Is it Possible for Computing Machines to Think? No--if one defines thinking as an activity peculiarly and exclusively human. Any such behavior in machines, therefore, would have to be called thinking-like behavior. No--if one postulates that there is something in the essence of thinking which is inscrutable, mysterious, and mystical. Yes--if one admits that the question is to be answered by experiment and observation, comparing the behavior of the computer with that behavior of human beings to which the term "thinking" is generally applied.

AI can support both the creation and the use of medical knowledge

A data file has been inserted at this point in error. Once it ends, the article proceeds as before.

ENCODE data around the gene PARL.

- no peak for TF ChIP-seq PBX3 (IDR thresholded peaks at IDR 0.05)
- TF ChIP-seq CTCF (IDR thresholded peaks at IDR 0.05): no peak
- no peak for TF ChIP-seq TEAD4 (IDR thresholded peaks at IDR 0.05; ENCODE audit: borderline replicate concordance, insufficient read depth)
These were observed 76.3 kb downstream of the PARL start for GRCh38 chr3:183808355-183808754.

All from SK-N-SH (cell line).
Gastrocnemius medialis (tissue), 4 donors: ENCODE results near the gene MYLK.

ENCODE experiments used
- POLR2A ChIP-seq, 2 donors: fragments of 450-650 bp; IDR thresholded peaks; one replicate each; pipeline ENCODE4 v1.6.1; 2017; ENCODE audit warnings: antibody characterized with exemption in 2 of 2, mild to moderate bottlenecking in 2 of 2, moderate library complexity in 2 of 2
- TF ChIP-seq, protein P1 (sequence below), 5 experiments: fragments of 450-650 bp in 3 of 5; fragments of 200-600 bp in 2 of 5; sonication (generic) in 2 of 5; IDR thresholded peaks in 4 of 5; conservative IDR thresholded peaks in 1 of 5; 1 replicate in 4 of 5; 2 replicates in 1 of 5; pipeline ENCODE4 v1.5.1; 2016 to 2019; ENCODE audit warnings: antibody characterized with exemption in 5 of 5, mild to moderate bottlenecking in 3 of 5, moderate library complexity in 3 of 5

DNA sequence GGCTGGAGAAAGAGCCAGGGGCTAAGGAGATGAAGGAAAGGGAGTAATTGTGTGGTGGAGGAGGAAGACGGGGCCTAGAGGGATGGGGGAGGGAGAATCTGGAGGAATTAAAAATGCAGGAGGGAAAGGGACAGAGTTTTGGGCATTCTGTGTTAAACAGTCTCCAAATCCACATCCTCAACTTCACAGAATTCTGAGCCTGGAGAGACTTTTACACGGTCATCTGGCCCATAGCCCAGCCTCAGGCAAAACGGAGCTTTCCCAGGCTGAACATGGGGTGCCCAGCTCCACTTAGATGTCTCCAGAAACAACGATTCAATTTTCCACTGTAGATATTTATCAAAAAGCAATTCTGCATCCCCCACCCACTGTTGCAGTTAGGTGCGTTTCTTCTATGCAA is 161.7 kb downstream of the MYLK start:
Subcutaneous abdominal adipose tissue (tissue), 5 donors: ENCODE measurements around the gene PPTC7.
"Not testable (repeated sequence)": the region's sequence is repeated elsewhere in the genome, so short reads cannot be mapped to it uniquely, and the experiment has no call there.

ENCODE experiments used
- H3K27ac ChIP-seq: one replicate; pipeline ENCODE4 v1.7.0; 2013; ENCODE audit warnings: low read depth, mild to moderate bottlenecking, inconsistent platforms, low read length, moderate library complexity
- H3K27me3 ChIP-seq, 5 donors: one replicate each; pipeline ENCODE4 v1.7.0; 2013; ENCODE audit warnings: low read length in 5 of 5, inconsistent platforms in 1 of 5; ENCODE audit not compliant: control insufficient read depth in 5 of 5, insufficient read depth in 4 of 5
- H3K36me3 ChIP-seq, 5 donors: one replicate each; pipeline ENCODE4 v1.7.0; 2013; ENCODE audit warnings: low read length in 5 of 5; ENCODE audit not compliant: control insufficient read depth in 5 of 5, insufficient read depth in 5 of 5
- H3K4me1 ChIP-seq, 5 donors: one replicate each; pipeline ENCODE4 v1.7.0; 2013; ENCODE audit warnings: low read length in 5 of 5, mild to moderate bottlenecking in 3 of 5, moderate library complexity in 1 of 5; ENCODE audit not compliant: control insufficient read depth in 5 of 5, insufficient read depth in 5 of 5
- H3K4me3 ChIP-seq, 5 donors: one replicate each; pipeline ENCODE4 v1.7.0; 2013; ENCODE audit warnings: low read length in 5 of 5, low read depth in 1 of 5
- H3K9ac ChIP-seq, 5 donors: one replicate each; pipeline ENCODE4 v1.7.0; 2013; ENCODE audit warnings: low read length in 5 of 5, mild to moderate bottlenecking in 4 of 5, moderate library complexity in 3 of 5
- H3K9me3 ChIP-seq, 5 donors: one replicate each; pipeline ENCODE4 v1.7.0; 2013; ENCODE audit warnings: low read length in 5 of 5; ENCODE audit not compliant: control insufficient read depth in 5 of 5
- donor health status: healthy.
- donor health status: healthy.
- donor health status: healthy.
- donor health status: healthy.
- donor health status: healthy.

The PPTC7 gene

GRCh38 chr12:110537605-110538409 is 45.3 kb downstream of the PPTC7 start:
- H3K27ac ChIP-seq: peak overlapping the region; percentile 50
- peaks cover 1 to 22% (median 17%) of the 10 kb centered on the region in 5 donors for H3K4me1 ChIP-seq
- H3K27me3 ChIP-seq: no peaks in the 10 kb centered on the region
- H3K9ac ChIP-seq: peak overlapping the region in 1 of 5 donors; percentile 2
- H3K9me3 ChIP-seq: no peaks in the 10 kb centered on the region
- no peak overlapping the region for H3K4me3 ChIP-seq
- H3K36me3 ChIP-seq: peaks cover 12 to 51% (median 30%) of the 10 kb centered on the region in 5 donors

Human cognition is a complex set of phenomena, and AI systems can relate to it in two very different ways. Proponents of so-called 'strong' AI are interested in creating computer systems whose behaviour is at some level indistinguishable from humans (see Box 1). Success in strong AI would result in computer minds that might reside in autonomous physical beings like robots, or perhaps live in 'virtual' worlds like the information space created by something like the Internet. An alternative approach to strong AI is to look at human cognition and decide how it can be supported in complex or difficult situations. For example, a fighter pilot may need the help of intelligent systems to assist in flying an aircraft that is too complex for a human to operate on their own. These 'weak' AI systems are not intended to have an independent existence, but are a form of 'cognitive prosthesis' that supports a human in a variety of tasks. AIM systems are by and large intended to support healthcare workers in the normal course of their duties, assisting with tasks that rely on the manipulation of data and knowledge. An AI system could be running within an electronic medical record system, for example, and alert a clinician when it detects a contraindication to a planned treatment. It could also alert the clinician when it detected patterns in clinical data that suggested significant changes in a patient's condition. Along with tasks that require reasoning with medical knowledge, AI systems also have a very different role to play in the process of scientific research. In particular, AI systems have the capacity to learn, leading to the discovery of new phenomena and the creation of medical knowledge. For example, a computer system can be used to analyse large amounts of data, looking for complex patterns within it that suggest previously unexpected associations. Equally,